In my previous post, I tried to lay out the foundation and reasoning behind requiring a Dynamic DNS Service, and here is how I solved it using CloudFlare.
First of all, I moved my chosen domain name to CloudFlare, and made sure everything resolved ok with static records. Once that was working, I started playing around with the CloudFlare API, using Cocoa Rest Client. I’m no developer (as is probably very apparent by the script below), nor API wizard of any kind, but it was fairly easy figuring out how to craft a request that lists my DNS zone.
While working on my new Homelab setup, I’ve been investigating ways to provide hostname based access to several web services located in my DMZ zone. Since my provider doesn’t provide static IP addresses, I also need an external Dynamic DNS service, to provide said hostname mappings through the reverse proxy on the inside.
There are loads of Dynamic DNS services available, most of them lets you use some sort of predefined domain name scheme, and point it to your external IP, but I wanted to use a domain name that I own and control. Since I use CloudFlare to provide DNS services (amongst other things) for this very site, it was a natural choice to see if they could fit the bill for my lab needs as well. Turns out, not only can they provide the services I need for free, they also allow me to play around and have fun at the same time!
Way back in 2013, I published Preserve your Veeam B&R Backups Jobs when Moving vCenter, outlining how to “cheat” (by using a CNAME alias) to preserve your Veeam Backup & Replication jobs if you replace your VMware vCenter.
Naturally, when there is a new vCenter instance, all the Virtual Machine Managed Object Reference’s (MoRef) change, which makes Veeam Backup & Replication start a new backup/replication chain, since all VMs are treated as new ones. Not ideal by any means, but at least you wouldn’t have to recreate all your jobs.
A few days ago I decided to go full-on mad scientist in documenting my new home lab / network setup, and I’ve even created a GitHub repository for it. The idea is to create a framework for developing this kind of documentation, heavily influenced by the VCDX methodology and framework. Over time, Conceptual, Logical and Physical designs will be added, as well as configuration settings and operational procedures. Hopefully it’ll also contain some useful diagrams.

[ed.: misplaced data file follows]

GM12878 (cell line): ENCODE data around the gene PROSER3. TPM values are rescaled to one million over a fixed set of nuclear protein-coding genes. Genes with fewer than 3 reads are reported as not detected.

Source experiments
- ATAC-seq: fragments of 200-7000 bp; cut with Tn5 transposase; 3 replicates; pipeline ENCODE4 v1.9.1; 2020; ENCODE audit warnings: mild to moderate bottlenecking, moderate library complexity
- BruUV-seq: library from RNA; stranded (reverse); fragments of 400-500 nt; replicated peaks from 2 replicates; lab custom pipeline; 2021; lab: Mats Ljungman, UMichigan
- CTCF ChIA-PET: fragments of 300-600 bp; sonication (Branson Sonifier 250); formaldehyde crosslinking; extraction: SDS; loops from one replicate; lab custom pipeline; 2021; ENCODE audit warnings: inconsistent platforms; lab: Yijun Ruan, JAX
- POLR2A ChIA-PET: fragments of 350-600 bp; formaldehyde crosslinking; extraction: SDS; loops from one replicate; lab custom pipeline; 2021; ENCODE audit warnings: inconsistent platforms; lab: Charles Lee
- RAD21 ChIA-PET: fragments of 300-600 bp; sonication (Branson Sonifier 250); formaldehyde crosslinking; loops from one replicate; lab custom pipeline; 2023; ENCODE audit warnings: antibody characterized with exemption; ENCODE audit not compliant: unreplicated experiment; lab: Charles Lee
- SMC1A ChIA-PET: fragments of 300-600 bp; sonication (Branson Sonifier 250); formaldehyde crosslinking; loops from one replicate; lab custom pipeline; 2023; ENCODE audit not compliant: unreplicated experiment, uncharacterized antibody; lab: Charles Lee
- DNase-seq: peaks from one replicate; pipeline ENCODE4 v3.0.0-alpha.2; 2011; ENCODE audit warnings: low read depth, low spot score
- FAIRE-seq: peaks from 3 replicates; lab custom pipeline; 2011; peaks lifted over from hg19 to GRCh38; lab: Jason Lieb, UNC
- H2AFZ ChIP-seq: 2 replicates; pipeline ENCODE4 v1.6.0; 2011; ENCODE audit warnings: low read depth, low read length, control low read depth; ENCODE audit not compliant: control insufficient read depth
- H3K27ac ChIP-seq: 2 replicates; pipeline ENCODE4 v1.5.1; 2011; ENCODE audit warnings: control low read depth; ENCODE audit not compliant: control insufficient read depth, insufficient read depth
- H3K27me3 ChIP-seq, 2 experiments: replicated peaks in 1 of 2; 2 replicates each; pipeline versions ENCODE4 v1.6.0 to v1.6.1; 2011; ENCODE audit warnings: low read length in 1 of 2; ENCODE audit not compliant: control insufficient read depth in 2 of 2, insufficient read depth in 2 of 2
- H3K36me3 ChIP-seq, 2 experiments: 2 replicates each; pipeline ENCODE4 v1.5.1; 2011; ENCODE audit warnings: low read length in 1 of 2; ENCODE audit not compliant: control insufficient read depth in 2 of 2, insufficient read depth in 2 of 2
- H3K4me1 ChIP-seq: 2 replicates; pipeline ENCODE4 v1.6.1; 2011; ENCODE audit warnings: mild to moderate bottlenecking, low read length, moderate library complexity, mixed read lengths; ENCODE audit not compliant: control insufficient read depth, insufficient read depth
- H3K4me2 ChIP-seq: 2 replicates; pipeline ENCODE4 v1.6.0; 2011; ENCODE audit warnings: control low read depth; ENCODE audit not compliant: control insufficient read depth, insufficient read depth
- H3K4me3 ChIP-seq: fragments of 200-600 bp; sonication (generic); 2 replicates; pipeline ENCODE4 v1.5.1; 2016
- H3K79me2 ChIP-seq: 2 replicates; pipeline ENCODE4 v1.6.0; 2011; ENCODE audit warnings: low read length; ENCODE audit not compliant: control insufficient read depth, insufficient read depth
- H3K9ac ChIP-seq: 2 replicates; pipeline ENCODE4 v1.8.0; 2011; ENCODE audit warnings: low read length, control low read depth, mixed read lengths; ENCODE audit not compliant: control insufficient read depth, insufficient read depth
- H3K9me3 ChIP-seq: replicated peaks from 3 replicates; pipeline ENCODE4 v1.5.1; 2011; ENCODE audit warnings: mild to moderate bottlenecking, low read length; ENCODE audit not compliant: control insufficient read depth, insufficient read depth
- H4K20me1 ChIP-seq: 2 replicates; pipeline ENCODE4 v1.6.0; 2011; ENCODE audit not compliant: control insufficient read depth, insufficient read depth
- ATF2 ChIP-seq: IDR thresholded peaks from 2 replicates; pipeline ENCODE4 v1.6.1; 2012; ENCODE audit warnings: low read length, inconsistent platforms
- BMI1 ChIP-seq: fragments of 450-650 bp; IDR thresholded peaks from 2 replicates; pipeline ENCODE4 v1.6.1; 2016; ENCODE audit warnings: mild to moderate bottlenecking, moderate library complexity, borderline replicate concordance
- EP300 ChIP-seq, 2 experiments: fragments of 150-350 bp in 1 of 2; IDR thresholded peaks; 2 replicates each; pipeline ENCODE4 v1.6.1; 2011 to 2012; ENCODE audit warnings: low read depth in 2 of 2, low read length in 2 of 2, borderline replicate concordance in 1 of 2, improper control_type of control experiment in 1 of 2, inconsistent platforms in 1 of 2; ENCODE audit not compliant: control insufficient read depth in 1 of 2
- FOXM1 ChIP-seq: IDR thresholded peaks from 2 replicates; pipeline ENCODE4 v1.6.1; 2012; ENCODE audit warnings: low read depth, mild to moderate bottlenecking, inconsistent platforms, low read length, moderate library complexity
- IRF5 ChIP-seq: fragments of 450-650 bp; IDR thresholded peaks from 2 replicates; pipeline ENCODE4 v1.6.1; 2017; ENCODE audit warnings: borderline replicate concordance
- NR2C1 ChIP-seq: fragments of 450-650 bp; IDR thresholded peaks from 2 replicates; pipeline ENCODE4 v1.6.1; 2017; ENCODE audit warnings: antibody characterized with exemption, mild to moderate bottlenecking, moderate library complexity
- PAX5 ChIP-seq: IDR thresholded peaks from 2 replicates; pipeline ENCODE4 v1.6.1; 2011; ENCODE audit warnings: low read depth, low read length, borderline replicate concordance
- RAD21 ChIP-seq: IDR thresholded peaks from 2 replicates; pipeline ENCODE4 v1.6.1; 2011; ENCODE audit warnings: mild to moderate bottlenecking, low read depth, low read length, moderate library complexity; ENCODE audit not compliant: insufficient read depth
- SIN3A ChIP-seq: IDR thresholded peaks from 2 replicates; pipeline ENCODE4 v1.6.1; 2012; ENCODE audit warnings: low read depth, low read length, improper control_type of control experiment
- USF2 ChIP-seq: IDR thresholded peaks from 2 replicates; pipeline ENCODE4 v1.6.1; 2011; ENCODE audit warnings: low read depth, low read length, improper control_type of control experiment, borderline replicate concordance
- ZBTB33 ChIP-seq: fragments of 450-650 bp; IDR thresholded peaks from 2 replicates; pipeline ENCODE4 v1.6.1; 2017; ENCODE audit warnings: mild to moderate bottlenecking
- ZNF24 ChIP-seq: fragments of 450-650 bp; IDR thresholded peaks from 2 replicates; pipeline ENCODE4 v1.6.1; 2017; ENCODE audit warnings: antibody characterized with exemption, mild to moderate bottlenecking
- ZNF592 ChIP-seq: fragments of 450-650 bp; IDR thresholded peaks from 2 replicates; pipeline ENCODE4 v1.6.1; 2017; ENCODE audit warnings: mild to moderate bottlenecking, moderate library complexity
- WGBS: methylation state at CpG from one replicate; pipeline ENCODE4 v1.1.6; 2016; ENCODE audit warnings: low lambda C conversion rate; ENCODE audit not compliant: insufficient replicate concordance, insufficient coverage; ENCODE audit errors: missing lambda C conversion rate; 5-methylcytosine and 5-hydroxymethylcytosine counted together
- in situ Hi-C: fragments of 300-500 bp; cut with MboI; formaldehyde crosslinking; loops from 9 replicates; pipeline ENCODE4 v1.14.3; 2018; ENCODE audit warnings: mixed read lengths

While I was away on a two week holiday on the Croatia’s sunny Makarska Rivijera, Eric Siebert announced the result of his annual Top vBlog, and much to my surprise vNinja did quite the jump from last years 46th spot to this years 27th! Honestly, I thought the site would drop out of the the top 50 list this year, but once again I’m proven to be mistaken. Some times being wrong is just great!
A little while ago William Lam published a little python script called extract_vsphere_deployment_topology.py that basically lets you export your current vSphere PSC topology as a DOT (graph description language) file. Great stuff, and in itself useful as is, especially if you run it through webgraphviz.com as William suggests.
The thing is, you might want to edit the topology map, change colours and fonts, and even move the boxes around, after you get the output. If you have a large environment, you might want to combine all your PSC topologies into a single document? It turns out, that’s pretty easy to do!
Way back in late 2014 I volunteered to do technical review for a book called **IT Architect: Foundation in the Art of Infrastructure Design: A Practical Guide for IT Architects. **Due to a lot of unforeseen events, the book has been delayed quite a bit, but it’s finally available as hardcopy, paperback and eBook! The book is written by J****ohn Yani Arrasjid, VCDX-001, Mark Gabryjelski, VCDX-023, Chris McCain, VCDX-079 and as the title states it really does lay out the foundation of how to approach infrastructure design in a modern virtualised data center.
PernixData, and Frank Denneman, has released vSphere Design Pocketbook v3. As the title reads, this is the third time PernixData releases one of these books, and I’m honored to be selected amongst the contributors for the second time, this time with a chapter called “VCSA vs Windows vCenter - Which One Do I Choose, and Why?”
Go grab your electronic copy now, and be sure to bug your local PernixData representative for a hard-copy later. I know I will.